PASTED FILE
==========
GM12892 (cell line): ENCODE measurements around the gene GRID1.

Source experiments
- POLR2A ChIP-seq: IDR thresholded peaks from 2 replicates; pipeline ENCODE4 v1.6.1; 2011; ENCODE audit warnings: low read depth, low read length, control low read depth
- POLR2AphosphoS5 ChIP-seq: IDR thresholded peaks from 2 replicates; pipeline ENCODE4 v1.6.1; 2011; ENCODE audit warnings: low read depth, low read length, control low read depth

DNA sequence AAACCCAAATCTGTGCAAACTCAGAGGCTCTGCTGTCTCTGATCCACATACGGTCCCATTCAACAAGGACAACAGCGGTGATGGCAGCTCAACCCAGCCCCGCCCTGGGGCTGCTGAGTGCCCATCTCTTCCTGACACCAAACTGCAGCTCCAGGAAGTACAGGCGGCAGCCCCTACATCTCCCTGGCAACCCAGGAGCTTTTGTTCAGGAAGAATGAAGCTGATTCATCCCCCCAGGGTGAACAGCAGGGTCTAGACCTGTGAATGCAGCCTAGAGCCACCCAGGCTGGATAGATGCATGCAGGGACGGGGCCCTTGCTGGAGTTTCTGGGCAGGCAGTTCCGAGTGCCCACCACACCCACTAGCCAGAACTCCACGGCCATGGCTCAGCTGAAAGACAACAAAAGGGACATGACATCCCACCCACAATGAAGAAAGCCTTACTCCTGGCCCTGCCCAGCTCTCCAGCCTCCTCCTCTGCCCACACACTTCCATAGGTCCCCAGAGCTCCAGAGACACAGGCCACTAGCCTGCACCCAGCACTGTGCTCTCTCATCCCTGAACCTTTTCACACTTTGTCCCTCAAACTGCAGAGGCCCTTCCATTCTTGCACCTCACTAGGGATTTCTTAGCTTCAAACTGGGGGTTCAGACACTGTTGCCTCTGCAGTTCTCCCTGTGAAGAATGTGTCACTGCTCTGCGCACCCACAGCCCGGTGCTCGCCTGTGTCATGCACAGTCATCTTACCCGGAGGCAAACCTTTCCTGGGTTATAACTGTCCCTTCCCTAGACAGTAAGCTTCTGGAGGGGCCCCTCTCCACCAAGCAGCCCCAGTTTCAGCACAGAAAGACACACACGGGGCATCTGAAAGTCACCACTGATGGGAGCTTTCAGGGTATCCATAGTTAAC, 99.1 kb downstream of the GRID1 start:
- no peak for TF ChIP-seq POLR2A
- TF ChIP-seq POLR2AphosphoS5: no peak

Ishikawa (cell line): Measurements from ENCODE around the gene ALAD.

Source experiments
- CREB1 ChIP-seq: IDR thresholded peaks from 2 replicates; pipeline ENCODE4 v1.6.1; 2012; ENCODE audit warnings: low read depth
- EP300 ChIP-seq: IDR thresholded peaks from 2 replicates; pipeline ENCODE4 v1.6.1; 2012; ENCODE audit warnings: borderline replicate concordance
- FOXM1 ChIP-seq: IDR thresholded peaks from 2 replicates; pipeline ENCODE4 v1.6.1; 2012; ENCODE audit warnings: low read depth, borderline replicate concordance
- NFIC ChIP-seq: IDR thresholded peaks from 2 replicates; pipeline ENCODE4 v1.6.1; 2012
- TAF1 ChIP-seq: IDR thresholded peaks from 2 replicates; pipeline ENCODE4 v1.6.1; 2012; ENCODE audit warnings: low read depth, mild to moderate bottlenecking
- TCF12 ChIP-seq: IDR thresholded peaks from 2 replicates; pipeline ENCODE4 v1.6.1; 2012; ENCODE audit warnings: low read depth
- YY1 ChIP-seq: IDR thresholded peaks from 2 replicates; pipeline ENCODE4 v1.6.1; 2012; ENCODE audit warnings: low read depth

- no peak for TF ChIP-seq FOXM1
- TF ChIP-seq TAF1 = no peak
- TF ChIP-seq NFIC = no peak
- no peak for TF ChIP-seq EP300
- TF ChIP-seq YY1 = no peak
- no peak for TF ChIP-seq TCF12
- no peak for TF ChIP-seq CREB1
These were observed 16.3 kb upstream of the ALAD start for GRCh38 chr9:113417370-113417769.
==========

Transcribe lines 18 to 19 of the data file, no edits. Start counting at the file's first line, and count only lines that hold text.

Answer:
- TF ChIP-seq TAF1 = no peak
- TF ChIP-seq NFIC = no peak